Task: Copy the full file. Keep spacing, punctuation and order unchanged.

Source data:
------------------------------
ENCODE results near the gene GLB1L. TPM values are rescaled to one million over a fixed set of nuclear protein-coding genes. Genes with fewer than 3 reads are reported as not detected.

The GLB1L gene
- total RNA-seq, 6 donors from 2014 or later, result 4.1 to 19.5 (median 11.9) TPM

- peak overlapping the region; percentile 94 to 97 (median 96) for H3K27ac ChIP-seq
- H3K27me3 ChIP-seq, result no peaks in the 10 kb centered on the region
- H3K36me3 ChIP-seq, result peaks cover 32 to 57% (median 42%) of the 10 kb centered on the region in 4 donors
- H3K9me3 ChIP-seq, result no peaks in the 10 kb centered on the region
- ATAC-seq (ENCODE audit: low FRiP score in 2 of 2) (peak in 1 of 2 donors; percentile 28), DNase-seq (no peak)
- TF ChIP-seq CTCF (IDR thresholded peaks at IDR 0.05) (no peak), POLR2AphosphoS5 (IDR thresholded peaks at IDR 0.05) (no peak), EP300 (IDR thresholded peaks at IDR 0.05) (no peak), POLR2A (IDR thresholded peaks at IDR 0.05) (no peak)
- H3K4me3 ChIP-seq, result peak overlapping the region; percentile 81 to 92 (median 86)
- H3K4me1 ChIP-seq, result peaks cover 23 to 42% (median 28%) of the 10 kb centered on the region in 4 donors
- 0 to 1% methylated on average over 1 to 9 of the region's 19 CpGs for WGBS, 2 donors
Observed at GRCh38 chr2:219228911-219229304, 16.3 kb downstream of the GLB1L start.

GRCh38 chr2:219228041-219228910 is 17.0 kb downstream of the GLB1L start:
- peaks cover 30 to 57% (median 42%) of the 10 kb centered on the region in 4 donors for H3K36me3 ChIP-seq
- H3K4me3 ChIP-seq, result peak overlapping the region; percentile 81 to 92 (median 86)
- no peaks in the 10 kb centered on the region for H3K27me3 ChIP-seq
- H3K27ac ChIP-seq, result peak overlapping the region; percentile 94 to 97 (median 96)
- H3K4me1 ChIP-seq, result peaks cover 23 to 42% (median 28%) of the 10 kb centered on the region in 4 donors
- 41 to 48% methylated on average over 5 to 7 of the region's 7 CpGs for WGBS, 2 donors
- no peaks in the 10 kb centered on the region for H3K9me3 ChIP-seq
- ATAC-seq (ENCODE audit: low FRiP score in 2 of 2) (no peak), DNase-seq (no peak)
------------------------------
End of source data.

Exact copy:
ENCODE results near the gene GLB1L. TPM values are rescaled to one million over a fixed set of nuclear protein-coding genes. Genes with fewer than 3 reads are reported as not detected.

The GLB1L gene
- total RNA-seq, 6 donors from 2014 or later, result 4.1 to 19.5 (median 11.9) TPM

- peak overlapping the region; percentile 94 to 97 (median 96) for H3K27ac ChIP-seq
- H3K27me3 ChIP-seq, result no peaks in the 10 kb centered on the region
- H3K36me3 ChIP-seq, result peaks cover 32 to 57% (median 42%) of the 10 kb centered on the region in 4 donors
- H3K9me3 ChIP-seq, result no peaks in the 10 kb centered on the region
- ATAC-seq (ENCODE audit: low FRiP score in 2 of 2) (peak in 1 of 2 donors; percentile 28), DNase-seq (no peak)
- TF ChIP-seq CTCF (IDR thresholded peaks at IDR 0.05) (no peak), POLR2AphosphoS5 (IDR thresholded peaks at IDR 0.05) (no peak), EP300 (IDR thresholded peaks at IDR 0.05) (no peak), POLR2A (IDR thresholded peaks at IDR 0.05) (no peak)
- H3K4me3 ChIP-seq, result peak overlapping the region; percentile 81 to 92 (median 86)
- H3K4me1 ChIP-seq, result peaks cover 23 to 42% (median 28%) of the 10 kb centered on the region in 4 donors
- 0 to 1% methylated on average over 1 to 9 of the region's 19 CpGs for WGBS, 2 donors
Observed at GRCh38 chr2:219228911-219229304, 16.3 kb downstream of the GLB1L start.

GRCh38 chr2:219228041-219228910 is 17.0 kb downstream of the GLB1L start:
- peaks cover 30 to 57% (median 42%) of the 10 kb centered on the region in 4 donors for H3K36me3 ChIP-seq
- H3K4me3 ChIP-seq, result peak overlapping the region; percentile 81 to 92 (median 86)
- no peaks in the 10 kb centered on the region for H3K27me3 ChIP-seq
- H3K27ac ChIP-seq, result peak overlapping the region; percentile 94 to 97 (median 96)
- H3K4me1 ChIP-seq, result peaks cover 23 to 42% (median 28%) of the 10 kb centered on the region in 4 donors
- 41 to 48% methylated on average over 5 to 7 of the region's 7 CpGs for WGBS, 2 donors
- no peaks in the 10 kb centered on the region for H3K9me3 ChIP-seq
- ATAC-seq (ENCODE audit: low FRiP score in 2 of 2) (no peak), DNase-seq (no peak)